Oil prices slip as U.S. rigs rise, demand growth falters



Mon, 19 Jun 2017 - 10:53 GMT


Mon, 19 Jun 2017 - 10:53 GMT

A worker walks past oil pipes at a refinery in Wuhan - REUTERS/Stringer

A worker walks past oil pipes at a refinery in Wuhan - REUTERS/Stringer

Oil prices edged lower on Monday, weighed down by an expansion in U.S. drilling that has helped to maintain high global supplies despite an OPEC-led initiative to tighten the market by cutting production.

Signs of faltering demand have also prompted weakening sentiment, dropping prices to levels comparable to when the output cuts were first announced late last year.

Brent crude futures LCOc1 were down 16 cents at $47.21 per barrel at 0841 GMT.

U.S. West Texas Intermediate (WTI) crude futures CLc1 were down 19 cents at $44.55 per barrel.

Prices for both benchmarks are down around 14 percent since late May, when producers led by the Organization of the Petroleum Exporting Countries extended a pledge to cut output by 1.8 million barrels per day (bpd) for an extra nine months.

Analysts said a steady rise in U.S. production, along with output increases in cut-exempt Libya and Nigeria, were undermining the OPEC-led effort.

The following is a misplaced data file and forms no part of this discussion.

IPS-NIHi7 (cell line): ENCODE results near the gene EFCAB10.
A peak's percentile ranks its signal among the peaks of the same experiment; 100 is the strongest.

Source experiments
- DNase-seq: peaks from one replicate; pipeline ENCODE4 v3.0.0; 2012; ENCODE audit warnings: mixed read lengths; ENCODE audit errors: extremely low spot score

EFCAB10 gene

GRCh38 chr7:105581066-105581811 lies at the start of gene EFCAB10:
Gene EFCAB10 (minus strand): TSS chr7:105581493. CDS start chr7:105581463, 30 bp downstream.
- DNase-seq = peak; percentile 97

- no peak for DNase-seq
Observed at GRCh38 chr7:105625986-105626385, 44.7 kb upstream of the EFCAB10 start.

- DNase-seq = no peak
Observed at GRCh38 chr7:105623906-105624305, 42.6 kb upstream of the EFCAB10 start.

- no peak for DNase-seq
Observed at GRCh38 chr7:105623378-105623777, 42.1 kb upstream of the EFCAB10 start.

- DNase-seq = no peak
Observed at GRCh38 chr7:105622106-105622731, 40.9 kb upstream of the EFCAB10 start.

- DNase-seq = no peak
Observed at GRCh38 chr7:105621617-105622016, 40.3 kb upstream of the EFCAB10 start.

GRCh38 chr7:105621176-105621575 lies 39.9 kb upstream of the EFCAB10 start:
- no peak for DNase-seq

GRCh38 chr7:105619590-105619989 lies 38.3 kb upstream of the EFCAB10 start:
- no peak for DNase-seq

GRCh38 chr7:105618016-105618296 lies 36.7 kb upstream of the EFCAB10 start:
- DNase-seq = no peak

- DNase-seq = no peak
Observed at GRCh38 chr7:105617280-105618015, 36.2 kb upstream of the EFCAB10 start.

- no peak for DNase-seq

"Anyone who is looking for the bottom of the current price fall must keep his or her eyes on the supply-side equation and only get optimistic if the factors that have been driving oil prices lower since the end of May change," PVM analyst Tamas Varga said.

Data on Friday showed a record 22nd consecutive week of increases in the number of U.S. oil rigs, bringing the count to 747, the most since April 2015.

Investment bank Goldman Sachs said if the rig count holds, U.S. oil production would increase by 770,000 bpd between the fourth quarter of last year and the same quarter this year in the Permian, Eagle Ford, Bakken and Niobrara shale oilfields.

Supplies from OPEC also jumped in May, driven by recovering output from Libya and Nigeria, which were exempt from cuts due to unrest that had hindered their output.

There are also indicators that demand growth in Asia, the world's biggest oil-consuming region, is stalling.

Japan's customs-cleared crude imports fell 13.5 percent in May from a year earlier, the Finance Ministry said.

India took in 4.2 percent less crude in May than it did a year before.

In China, oil demand growth has been slowing for some time, albeit from record levels.

Saudi Energy Minister Khalid al-Falih said the oil market needed time to rebalance, pointing to a draw of around 50 million barrels from floating storage and a drop in industrial nations' onshore storage compared to July last year.



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